The requirements that you need to follow when building an app have thus also changed. Your app needs to offer the full experience, anywhere from 500px upwards. That means that your app can focus on that 500px being the minimum resolution but it has to make sure that the user can get the full experience at this resolution. The latter is important and is also a change with what we had with snap view. In snapped mode, the app had to give the user a vertical scroll experience, since the 320px-wide window was too narrow to do horizontal scrolling. Now, we can use a horizontal scrolling experience without problems: 500px is wide enough for this, the user won’t accidentally drag the resize-gutter.

So how does this translate into your app then? Well, that depends a bit on the scenario. If you have a “regular” horizontal scrolling app, you probably don’t have to do anything special. Just test that your app looks good at a width of 500px should be enough. In the screenshot below, you can see the Bing Travel app, which is running in the new minimum width of 500px. It simply offers the same experience as in full screen.


If the app is a multi-column app, one option you have is hiding columns when you have less available space. The Mail app does this, as you can see on the screenshot below. Notice the arrow at the top, which will unhide other colums.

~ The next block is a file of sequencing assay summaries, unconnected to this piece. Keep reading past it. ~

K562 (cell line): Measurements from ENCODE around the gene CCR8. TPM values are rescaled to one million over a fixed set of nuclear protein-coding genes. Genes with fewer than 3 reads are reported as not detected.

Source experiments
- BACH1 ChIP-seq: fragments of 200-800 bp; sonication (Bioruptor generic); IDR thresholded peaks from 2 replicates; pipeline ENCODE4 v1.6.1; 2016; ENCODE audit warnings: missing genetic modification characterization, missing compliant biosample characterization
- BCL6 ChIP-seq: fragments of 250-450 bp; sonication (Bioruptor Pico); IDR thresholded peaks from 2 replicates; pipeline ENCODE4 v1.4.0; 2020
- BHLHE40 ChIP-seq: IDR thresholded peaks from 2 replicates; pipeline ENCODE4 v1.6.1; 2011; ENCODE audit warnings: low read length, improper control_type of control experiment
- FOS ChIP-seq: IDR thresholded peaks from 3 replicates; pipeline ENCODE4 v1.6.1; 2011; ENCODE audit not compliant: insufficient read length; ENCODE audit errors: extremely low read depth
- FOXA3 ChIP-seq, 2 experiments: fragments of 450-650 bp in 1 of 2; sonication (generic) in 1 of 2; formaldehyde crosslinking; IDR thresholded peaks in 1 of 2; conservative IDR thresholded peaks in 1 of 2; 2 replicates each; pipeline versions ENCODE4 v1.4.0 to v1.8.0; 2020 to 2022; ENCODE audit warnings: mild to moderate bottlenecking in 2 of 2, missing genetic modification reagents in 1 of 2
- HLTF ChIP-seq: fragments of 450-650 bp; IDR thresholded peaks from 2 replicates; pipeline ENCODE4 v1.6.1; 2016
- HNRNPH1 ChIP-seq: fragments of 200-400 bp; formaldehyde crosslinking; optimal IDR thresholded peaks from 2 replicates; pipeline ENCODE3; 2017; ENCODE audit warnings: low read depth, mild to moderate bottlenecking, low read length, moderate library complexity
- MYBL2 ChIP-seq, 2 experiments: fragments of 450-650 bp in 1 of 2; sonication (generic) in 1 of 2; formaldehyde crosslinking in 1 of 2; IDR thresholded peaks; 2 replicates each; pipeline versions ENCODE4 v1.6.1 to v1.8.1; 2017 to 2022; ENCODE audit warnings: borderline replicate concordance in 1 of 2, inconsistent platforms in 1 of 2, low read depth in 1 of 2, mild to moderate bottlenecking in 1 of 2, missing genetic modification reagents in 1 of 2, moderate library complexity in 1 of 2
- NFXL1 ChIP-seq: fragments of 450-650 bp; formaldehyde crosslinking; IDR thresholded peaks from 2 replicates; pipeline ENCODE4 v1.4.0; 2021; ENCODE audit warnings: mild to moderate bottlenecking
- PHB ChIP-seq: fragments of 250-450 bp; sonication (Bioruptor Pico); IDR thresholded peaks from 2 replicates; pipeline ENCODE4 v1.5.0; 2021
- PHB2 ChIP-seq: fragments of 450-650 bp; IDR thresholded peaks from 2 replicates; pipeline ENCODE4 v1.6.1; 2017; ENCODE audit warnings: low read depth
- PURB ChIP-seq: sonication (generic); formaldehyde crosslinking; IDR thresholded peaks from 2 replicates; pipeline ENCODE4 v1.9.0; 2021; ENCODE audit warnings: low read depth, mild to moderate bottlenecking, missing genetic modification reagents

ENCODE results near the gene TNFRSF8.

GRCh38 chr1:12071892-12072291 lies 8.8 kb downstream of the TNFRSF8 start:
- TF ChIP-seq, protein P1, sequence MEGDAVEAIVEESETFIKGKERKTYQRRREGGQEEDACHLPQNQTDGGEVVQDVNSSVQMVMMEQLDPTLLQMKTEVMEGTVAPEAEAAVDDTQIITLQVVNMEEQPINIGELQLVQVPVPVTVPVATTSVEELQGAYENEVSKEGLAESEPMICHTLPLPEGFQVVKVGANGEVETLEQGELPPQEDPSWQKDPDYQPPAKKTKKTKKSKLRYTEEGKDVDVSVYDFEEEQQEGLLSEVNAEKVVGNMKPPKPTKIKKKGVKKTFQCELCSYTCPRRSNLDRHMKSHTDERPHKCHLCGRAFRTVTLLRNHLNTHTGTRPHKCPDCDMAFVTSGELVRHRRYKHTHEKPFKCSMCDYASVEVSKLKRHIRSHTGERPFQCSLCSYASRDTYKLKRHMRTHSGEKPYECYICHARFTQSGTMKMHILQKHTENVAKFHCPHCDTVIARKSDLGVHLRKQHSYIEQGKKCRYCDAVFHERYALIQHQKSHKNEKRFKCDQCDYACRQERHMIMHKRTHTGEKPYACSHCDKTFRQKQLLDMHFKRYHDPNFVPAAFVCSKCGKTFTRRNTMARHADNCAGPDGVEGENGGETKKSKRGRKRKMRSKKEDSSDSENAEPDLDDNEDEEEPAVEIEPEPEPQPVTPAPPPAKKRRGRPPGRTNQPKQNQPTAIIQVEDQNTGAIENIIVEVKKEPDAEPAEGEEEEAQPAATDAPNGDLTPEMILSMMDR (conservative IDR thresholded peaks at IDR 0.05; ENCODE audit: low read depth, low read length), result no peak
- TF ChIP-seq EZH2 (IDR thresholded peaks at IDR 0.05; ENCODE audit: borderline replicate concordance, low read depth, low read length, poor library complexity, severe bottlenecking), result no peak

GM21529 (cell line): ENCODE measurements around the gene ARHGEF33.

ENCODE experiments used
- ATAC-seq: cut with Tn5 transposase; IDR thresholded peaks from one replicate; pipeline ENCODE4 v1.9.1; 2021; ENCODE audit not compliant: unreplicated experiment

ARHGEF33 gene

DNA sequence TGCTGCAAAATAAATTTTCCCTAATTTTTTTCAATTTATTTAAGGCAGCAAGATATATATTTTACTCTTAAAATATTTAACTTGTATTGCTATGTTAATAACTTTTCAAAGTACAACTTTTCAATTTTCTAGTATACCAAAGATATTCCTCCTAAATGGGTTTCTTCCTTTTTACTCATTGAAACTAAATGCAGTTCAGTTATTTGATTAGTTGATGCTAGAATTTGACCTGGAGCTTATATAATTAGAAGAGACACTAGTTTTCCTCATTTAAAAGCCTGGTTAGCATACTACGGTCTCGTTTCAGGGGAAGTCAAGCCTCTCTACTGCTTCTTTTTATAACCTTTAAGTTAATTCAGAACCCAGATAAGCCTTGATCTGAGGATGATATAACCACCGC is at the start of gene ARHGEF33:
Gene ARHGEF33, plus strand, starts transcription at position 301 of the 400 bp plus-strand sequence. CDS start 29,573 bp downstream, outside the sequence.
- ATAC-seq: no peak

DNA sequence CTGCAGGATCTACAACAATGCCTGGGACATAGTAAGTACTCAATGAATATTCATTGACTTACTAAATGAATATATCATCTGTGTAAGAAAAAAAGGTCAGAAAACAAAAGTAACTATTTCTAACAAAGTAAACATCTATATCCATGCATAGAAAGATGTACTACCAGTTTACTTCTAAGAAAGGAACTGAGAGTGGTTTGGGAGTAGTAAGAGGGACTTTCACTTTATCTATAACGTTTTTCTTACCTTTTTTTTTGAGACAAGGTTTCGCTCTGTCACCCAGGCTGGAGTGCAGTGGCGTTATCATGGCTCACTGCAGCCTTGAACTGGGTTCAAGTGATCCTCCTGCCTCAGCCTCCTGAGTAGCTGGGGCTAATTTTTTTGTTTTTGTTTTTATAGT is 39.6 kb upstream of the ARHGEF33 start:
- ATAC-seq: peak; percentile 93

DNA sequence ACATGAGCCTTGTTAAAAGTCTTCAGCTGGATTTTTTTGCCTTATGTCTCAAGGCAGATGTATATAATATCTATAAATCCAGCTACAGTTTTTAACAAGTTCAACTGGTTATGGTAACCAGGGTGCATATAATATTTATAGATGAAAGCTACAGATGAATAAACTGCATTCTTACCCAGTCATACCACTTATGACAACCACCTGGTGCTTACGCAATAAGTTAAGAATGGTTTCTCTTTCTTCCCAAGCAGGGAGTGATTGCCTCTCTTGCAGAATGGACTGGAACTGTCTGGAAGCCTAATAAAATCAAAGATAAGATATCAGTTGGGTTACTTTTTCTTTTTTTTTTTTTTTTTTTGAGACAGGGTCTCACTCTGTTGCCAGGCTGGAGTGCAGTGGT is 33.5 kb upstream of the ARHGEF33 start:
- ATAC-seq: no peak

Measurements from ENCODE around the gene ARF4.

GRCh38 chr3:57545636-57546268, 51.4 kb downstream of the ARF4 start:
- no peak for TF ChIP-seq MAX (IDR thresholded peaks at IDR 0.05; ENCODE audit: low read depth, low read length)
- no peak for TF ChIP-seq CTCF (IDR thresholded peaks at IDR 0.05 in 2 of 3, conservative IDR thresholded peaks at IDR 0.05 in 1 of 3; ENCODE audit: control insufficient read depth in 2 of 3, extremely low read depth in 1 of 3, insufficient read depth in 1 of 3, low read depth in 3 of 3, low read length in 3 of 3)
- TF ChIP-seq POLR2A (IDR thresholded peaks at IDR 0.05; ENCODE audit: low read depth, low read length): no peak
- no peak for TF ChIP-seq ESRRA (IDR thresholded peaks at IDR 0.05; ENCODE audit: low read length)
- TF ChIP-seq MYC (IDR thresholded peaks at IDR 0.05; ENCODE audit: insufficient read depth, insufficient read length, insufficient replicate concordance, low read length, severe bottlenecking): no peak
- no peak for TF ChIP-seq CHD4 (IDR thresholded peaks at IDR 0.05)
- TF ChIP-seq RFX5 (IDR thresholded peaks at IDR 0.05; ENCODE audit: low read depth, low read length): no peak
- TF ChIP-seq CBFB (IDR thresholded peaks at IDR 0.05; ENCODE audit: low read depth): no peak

If your app is a fixed-size app, you can make it smaller, keeping the aspect ratio in place, as shown below.

Let’s now take a look at how all this works from Visual Studio. For this demo, I’m going to start by using Visual Studio 2012 (the “old” version!) and simply create a new Grid-based application. This template includes a SnapView mode by default.


When we simply build and run this app on Windows 8.1 (which doesn’t have snap mode built-in by default), the application will run in some kind of compatibility mode, known as pillarboxing. Note in the screenshot below that the snap view still works. Any resolution between 320px and 500px is however now supported, but the snap view sits in the middle of 2 black pillars, hence the name pillarboxing.


When we now open this same project in Visual Studio 2013, we can retarget the app to become a Windows 8.1 app. Simply open the solution and from the Solution Explorer, select Retarget to Windows 8.1.